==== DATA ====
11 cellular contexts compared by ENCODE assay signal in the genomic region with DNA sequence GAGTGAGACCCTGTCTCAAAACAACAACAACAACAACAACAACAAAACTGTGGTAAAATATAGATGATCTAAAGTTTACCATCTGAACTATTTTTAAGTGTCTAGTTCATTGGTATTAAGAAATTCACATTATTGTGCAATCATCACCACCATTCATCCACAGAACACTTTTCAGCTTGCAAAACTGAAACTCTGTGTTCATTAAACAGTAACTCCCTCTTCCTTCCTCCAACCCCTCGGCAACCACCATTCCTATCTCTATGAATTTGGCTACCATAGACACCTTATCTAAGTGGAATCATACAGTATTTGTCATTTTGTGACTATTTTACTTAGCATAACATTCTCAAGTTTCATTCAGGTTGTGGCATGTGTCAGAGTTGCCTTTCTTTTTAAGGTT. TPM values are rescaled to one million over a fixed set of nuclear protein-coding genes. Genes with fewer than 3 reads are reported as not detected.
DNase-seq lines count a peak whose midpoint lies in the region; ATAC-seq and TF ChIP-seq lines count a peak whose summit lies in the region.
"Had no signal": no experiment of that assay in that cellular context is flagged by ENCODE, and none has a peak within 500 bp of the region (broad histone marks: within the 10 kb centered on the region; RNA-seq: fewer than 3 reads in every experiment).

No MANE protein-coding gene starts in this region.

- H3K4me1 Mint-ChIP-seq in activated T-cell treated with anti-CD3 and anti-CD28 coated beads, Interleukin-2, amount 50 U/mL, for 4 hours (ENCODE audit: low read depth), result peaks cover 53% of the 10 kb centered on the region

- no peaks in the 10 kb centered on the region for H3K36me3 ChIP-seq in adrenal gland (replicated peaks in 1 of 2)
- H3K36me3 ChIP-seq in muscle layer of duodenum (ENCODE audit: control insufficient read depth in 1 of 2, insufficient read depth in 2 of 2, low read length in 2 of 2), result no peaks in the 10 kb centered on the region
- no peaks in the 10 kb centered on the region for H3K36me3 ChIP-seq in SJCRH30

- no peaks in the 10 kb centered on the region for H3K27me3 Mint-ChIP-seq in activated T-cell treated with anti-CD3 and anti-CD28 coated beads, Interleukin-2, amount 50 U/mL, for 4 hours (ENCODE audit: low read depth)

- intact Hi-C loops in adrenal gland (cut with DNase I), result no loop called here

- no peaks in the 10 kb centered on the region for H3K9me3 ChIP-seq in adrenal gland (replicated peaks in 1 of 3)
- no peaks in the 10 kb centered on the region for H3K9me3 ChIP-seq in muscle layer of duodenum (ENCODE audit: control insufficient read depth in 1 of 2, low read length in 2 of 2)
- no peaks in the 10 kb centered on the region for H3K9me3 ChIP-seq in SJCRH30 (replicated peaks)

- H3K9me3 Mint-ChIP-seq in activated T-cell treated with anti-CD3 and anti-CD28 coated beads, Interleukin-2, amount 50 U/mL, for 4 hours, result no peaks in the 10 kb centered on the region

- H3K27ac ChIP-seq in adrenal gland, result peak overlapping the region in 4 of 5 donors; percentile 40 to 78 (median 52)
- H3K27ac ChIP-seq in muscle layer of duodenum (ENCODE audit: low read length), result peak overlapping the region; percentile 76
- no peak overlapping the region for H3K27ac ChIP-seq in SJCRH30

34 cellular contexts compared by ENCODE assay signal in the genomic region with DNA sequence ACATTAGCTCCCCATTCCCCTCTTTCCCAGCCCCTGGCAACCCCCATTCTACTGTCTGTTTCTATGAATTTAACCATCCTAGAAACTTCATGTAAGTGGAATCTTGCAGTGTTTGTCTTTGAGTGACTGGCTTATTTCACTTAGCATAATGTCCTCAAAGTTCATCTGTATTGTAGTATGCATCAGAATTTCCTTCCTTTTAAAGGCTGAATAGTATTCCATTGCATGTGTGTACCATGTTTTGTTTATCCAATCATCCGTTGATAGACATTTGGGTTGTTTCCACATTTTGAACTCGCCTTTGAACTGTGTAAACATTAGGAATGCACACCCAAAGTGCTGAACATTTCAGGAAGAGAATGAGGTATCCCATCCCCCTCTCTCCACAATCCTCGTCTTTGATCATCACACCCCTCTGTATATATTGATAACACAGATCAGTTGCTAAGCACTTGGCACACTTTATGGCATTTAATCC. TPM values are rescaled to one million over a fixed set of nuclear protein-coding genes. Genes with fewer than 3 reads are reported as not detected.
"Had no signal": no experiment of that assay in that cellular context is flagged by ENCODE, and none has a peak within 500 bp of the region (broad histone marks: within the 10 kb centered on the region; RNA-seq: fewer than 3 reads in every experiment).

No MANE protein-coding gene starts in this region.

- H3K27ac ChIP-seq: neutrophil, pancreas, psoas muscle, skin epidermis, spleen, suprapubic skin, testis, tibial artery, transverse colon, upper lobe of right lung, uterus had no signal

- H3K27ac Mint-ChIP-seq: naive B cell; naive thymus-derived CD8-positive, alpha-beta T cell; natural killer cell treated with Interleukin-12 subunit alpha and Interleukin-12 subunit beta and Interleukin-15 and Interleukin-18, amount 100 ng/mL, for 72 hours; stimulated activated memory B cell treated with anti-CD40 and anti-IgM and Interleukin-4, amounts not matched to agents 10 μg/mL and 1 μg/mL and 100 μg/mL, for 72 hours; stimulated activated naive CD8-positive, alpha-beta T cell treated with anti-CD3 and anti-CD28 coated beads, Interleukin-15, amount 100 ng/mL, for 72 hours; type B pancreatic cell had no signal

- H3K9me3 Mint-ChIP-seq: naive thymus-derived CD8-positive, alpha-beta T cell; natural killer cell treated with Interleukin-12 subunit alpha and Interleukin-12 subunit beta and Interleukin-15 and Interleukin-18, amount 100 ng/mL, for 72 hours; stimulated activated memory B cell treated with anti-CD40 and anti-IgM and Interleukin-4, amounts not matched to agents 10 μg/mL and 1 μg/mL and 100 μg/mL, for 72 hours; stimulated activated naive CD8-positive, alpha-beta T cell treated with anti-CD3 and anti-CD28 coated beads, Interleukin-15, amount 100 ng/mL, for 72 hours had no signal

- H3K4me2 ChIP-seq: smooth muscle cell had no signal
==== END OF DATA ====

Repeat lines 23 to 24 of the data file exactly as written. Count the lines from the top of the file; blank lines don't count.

- H3K9me3 Mint-ChIP-seq: naive thymus-derived CD8-positive, alpha-beta T cell; natural killer cell treated with Interleukin-12 subunit alpha and Interleukin-12 subunit beta and Interleukin-15 and Interleukin-18, amount 100 ng/mL, for 72 hours; stimulated activated memory B cell treated with anti-CD40 and anti-IgM and Interleukin-4, amounts not matched to agents 10 μg/mL and 1 μg/mL and 100 μg/mL, for 72 hours; stimulated activated naive CD8-positive, alpha-beta T cell treated with anti-CD3 and anti-CD28 coated beads, Interleukin-15, amount 100 ng/mL, for 72 hours had no signal

- H3K4me2 ChIP-seq: smooth muscle cell had no signal